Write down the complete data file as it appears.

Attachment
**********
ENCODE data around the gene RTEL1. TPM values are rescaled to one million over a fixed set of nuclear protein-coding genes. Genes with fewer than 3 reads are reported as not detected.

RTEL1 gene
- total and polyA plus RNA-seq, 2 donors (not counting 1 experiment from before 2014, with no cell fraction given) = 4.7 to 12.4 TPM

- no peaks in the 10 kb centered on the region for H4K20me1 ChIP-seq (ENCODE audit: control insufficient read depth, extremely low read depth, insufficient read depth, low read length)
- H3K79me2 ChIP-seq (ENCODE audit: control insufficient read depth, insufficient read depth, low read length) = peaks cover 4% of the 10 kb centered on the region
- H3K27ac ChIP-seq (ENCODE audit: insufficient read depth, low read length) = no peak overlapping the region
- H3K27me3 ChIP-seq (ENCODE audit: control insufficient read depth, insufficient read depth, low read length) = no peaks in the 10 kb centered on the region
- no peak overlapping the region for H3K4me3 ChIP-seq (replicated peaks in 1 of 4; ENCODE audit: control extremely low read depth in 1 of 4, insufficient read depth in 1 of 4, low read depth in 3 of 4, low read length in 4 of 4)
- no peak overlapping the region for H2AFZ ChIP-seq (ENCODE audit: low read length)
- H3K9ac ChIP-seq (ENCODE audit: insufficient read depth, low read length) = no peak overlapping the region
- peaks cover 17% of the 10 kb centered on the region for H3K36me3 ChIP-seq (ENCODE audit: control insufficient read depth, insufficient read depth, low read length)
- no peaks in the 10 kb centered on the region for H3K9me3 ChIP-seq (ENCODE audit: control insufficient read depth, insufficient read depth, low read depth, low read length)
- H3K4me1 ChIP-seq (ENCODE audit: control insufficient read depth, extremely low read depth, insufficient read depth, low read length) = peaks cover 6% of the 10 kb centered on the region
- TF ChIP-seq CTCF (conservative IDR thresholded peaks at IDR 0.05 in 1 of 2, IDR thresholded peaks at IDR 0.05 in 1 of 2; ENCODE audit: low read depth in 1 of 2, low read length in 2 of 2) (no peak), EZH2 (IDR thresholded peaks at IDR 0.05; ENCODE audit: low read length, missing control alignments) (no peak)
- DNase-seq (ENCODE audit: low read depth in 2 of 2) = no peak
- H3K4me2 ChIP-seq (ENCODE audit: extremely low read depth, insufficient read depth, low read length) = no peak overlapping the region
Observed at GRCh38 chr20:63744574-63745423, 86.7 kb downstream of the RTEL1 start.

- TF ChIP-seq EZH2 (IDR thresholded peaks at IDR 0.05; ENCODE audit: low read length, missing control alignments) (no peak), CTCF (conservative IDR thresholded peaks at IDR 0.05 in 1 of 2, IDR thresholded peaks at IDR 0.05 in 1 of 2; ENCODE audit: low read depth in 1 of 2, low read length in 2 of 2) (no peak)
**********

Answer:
ENCODE data around the gene RTEL1. TPM values are rescaled to one million over a fixed set of nuclear protein-coding genes. Genes with fewer than 3 reads are reported as not detected.

RTEL1 gene
- total and polyA plus RNA-seq, 2 donors (not counting 1 experiment from before 2014, with no cell fraction given) = 4.7 to 12.4 TPM

- no peaks in the 10 kb centered on the region for H4K20me1 ChIP-seq (ENCODE audit: control insufficient read depth, extremely low read depth, insufficient read depth, low read length)
- H3K79me2 ChIP-seq (ENCODE audit: control insufficient read depth, insufficient read depth, low read length) = peaks cover 4% of the 10 kb centered on the region
- H3K27ac ChIP-seq (ENCODE audit: insufficient read depth, low read length) = no peak overlapping the region
- H3K27me3 ChIP-seq (ENCODE audit: control insufficient read depth, insufficient read depth, low read length) = no peaks in the 10 kb centered on the region
- no peak overlapping the region for H3K4me3 ChIP-seq (replicated peaks in 1 of 4; ENCODE audit: control extremely low read depth in 1 of 4, insufficient read depth in 1 of 4, low read depth in 3 of 4, low read length in 4 of 4)
- no peak overlapping the region for H2AFZ ChIP-seq (ENCODE audit: low read length)
- H3K9ac ChIP-seq (ENCODE audit: insufficient read depth, low read length) = no peak overlapping the region
- peaks cover 17% of the 10 kb centered on the region for H3K36me3 ChIP-seq (ENCODE audit: control insufficient read depth, insufficient read depth, low read length)
- no peaks in the 10 kb centered on the region for H3K9me3 ChIP-seq (ENCODE audit: control insufficient read depth, insufficient read depth, low read depth, low read length)
- H3K4me1 ChIP-seq (ENCODE audit: control insufficient read depth, extremely low read depth, insufficient read depth, low read length) = peaks cover 6% of the 10 kb centered on the region
- TF ChIP-seq CTCF (conservative IDR thresholded peaks at IDR 0.05 in 1 of 2, IDR thresholded peaks at IDR 0.05 in 1 of 2; ENCODE audit: low read depth in 1 of 2, low read length in 2 of 2) (no peak), EZH2 (IDR thresholded peaks at IDR 0.05; ENCODE audit: low read length, missing control alignments) (no peak)
- DNase-seq (ENCODE audit: low read depth in 2 of 2) = no peak
- H3K4me2 ChIP-seq (ENCODE audit: extremely low read depth, insufficient read depth, low read length) = no peak overlapping the region
Observed at GRCh38 chr20:63744574-63745423, 86.7 kb downstream of the RTEL1 start.

- TF ChIP-seq EZH2 (IDR thresholded peaks at IDR 0.05; ENCODE audit: low read length, missing control alignments) (no peak), CTCF (conservative IDR thresholded peaks at IDR 0.05 in 1 of 2, IDR thresholded peaks at IDR 0.05 in 1 of 2; ENCODE audit: low read depth in 1 of 2, low read length in 2 of 2) (no peak)